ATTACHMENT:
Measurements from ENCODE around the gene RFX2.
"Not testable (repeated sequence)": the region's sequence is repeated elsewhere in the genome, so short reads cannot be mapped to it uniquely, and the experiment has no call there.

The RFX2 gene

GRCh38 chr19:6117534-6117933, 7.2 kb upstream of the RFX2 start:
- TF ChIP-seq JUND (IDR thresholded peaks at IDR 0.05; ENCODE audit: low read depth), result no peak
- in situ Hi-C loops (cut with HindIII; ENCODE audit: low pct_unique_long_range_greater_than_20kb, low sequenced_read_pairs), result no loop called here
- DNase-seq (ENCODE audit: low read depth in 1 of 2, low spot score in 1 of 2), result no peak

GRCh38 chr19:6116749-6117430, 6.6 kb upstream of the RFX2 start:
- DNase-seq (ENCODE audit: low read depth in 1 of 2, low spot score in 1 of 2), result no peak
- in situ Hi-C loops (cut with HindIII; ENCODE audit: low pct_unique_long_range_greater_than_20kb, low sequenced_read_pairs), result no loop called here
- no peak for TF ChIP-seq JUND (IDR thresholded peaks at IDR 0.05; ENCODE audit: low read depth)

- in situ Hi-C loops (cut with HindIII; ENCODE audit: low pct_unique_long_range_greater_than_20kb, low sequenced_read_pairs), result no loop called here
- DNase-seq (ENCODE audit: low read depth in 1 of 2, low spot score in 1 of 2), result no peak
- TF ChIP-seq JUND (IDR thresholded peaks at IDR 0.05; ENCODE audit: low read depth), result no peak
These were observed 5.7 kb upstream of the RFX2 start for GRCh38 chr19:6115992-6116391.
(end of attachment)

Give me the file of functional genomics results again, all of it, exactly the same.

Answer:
Measurements from ENCODE around the gene RFX2.
"Not testable (repeated sequence)": the region's sequence is repeated elsewhere in the genome, so short reads cannot be mapped to it uniquely, and the experiment has no call there.

The RFX2 gene

GRCh38 chr19:6117534-6117933, 7.2 kb upstream of the RFX2 start:
- TF ChIP-seq JUND (IDR thresholded peaks at IDR 0.05; ENCODE audit: low read depth), result no peak
- in situ Hi-C loops (cut with HindIII; ENCODE audit: low pct_unique_long_range_greater_than_20kb, low sequenced_read_pairs), result no loop called here
- DNase-seq (ENCODE audit: low read depth in 1 of 2, low spot score in 1 of 2), result no peak

GRCh38 chr19:6116749-6117430, 6.6 kb upstream of the RFX2 start:
- DNase-seq (ENCODE audit: low read depth in 1 of 2, low spot score in 1 of 2), result no peak
- in situ Hi-C loops (cut with HindIII; ENCODE audit: low pct_unique_long_range_greater_than_20kb, low sequenced_read_pairs), result no loop called here
- no peak for TF ChIP-seq JUND (IDR thresholded peaks at IDR 0.05; ENCODE audit: low read depth)

- in situ Hi-C loops (cut with HindIII; ENCODE audit: low pct_unique_long_range_greater_than_20kb, low sequenced_read_pairs), result no loop called here
- DNase-seq (ENCODE audit: low read depth in 1 of 2, low spot score in 1 of 2), result no peak
- TF ChIP-seq JUND (IDR thresholded peaks at IDR 0.05; ENCODE audit: low read depth), result no peak
These were observed 5.7 kb upstream of the RFX2 start for GRCh38 chr19:6115992-6116391.